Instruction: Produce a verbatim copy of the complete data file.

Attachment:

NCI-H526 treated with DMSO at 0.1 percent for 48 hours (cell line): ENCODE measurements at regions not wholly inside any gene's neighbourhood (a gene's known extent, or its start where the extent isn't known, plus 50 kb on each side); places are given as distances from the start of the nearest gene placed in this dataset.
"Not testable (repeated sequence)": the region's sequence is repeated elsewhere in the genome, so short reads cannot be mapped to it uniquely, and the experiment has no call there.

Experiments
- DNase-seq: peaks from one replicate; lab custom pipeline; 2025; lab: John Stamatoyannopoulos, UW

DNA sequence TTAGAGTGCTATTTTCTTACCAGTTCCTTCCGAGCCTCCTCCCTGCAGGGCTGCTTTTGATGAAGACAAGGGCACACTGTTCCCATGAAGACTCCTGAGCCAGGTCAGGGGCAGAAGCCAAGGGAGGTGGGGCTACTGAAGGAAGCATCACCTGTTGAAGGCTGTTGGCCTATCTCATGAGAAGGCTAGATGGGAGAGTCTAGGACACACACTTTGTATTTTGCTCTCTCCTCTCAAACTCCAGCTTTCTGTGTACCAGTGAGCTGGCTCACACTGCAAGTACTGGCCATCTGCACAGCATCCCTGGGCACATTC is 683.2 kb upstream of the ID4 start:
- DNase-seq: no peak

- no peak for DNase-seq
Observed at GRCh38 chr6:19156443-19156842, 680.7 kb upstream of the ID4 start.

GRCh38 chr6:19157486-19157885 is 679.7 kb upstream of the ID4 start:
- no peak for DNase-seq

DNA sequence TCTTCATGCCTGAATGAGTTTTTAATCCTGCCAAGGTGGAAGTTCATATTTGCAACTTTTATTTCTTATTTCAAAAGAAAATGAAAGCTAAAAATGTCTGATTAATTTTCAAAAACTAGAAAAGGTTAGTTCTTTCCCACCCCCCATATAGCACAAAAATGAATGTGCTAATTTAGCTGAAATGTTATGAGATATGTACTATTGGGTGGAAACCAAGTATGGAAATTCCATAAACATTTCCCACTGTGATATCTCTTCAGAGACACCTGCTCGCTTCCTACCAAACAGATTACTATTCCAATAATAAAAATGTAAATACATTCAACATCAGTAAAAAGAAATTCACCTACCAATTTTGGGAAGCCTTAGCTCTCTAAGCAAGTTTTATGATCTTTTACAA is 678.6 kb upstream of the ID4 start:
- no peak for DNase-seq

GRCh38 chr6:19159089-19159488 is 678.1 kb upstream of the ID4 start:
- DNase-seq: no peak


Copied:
NCI-H526 treated with DMSO at 0.1 percent for 48 hours (cell line): ENCODE measurements at regions not wholly inside any gene's neighbourhood (a gene's known extent, or its start where the extent isn't known, plus 50 kb on each side); places are given as distances from the start of the nearest gene placed in this dataset.
"Not testable (repeated sequence)": the region's sequence is repeated elsewhere in the genome, so short reads cannot be mapped to it uniquely, and the experiment has no call there.

Experiments
- DNase-seq: peaks from one replicate; lab custom pipeline; 2025; lab: John Stamatoyannopoulos, UW

DNA sequence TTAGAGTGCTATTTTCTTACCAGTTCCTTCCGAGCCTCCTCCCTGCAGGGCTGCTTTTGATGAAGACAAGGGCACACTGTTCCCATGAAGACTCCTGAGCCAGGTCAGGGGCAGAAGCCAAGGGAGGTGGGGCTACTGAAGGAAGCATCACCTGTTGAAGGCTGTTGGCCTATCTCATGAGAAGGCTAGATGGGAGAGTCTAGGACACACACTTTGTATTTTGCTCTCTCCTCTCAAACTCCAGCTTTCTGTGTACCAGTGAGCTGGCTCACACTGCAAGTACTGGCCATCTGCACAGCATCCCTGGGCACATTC is 683.2 kb upstream of the ID4 start:
- DNase-seq: no peak

- no peak for DNase-seq
Observed at GRCh38 chr6:19156443-19156842, 680.7 kb upstream of the ID4 start.

GRCh38 chr6:19157486-19157885 is 679.7 kb upstream of the ID4 start:
- no peak for DNase-seq

DNA sequence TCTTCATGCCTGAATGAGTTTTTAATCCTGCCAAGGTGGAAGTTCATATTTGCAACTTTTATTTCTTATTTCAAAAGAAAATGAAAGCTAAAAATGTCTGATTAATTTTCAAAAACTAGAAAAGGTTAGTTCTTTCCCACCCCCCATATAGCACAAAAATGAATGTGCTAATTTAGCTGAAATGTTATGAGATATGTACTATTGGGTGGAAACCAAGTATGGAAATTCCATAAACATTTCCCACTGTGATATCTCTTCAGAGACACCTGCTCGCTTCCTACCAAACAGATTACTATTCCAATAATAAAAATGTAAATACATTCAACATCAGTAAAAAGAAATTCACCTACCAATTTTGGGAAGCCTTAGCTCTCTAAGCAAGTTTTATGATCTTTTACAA is 678.6 kb upstream of the ID4 start:
- no peak for DNase-seq

GRCh38 chr6:19159089-19159488 is 678.1 kb upstream of the ID4 start:
- DNase-seq: no peak